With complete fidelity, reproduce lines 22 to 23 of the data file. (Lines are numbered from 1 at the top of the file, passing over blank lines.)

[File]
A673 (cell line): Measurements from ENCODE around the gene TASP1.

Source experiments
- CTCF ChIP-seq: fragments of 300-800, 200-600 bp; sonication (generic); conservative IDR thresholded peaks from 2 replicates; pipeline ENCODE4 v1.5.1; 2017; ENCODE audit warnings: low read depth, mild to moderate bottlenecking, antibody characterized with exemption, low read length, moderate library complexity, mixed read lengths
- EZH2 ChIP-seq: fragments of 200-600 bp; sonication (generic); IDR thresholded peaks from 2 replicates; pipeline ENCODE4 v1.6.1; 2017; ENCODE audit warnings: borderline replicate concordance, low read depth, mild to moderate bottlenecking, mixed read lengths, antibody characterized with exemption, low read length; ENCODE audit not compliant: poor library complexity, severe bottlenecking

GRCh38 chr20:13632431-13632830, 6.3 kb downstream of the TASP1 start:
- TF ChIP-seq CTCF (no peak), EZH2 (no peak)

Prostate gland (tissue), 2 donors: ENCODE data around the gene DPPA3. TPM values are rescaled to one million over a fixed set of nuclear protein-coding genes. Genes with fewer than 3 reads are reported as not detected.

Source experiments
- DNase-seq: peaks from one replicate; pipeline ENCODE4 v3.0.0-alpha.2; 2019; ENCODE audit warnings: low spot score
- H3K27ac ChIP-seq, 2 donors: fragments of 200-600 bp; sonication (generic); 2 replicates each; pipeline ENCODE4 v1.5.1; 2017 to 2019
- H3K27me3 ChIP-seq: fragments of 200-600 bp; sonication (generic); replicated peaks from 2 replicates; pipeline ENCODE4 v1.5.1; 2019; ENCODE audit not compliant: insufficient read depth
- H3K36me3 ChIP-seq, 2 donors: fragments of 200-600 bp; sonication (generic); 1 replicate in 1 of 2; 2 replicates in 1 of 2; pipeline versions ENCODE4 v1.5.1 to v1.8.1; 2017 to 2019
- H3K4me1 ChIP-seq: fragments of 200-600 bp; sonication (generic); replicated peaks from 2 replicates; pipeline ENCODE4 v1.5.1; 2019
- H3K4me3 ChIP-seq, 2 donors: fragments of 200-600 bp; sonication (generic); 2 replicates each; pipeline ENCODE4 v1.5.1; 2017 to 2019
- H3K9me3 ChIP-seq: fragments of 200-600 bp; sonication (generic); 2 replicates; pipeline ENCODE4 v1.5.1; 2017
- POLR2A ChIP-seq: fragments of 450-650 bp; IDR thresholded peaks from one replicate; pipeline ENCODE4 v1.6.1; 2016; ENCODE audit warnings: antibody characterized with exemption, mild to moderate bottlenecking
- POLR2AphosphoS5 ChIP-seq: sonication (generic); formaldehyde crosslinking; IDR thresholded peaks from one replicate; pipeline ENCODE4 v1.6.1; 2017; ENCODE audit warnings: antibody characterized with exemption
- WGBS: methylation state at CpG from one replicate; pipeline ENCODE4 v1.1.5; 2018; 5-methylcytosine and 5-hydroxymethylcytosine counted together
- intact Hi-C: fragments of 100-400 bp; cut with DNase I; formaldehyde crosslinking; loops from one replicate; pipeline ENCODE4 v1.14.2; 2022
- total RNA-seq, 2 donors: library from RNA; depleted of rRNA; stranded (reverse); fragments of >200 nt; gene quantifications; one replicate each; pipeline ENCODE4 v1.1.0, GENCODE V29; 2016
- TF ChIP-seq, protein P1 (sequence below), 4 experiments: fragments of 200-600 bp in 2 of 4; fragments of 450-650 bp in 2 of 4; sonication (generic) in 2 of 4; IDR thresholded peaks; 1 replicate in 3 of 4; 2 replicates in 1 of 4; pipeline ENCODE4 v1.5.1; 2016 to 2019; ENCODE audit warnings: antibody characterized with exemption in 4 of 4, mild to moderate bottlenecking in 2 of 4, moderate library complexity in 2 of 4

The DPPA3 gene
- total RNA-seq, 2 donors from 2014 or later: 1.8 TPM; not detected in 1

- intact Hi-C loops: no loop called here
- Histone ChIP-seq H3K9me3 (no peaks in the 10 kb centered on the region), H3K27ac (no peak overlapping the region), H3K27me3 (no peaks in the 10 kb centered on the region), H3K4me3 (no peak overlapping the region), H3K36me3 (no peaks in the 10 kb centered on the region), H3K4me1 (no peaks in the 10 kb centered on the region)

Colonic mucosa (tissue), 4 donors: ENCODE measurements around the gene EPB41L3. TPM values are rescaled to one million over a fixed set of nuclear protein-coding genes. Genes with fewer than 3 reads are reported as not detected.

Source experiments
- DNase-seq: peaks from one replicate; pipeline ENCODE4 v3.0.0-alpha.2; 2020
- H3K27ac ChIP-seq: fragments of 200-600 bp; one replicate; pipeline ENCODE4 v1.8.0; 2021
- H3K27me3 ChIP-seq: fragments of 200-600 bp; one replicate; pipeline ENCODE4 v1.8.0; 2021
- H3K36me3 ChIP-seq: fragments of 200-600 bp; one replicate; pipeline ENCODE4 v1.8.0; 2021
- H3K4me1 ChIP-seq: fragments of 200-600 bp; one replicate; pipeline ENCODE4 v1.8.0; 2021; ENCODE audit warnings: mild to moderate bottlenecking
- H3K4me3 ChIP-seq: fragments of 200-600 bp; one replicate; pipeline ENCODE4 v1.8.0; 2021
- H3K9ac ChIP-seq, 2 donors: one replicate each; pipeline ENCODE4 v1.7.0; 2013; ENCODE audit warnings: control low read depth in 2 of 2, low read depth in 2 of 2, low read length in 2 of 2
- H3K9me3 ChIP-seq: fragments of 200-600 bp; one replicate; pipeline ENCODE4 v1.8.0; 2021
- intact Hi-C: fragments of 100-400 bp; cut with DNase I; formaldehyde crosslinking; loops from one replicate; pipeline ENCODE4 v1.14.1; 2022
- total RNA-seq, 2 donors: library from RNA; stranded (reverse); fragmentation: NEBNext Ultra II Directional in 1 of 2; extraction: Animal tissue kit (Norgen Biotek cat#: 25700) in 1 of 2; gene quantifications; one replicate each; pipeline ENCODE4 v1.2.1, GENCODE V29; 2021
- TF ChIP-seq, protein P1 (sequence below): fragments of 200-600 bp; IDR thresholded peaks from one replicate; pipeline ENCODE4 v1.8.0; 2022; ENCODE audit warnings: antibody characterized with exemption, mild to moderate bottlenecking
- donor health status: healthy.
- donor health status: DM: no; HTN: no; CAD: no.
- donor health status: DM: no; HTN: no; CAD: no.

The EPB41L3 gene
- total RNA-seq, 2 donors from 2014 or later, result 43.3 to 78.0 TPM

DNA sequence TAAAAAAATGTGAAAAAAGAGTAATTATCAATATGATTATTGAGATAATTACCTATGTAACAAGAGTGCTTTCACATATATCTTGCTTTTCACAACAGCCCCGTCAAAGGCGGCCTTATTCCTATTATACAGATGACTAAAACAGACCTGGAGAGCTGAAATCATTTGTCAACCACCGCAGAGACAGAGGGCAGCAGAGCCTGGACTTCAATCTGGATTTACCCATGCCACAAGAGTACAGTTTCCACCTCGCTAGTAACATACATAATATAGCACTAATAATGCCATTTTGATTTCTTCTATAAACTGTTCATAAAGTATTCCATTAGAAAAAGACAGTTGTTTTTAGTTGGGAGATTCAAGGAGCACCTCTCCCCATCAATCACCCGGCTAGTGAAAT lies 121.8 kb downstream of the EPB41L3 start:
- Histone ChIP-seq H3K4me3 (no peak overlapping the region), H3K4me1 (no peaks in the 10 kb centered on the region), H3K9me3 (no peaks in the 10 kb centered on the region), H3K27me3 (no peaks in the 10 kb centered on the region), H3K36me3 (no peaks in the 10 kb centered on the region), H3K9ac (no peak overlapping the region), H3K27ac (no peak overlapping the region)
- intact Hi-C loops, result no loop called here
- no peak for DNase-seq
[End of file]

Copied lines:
The DPPA3 gene
- total RNA-seq, 2 donors from 2014 or later: 1.8 TPM; not detected in 1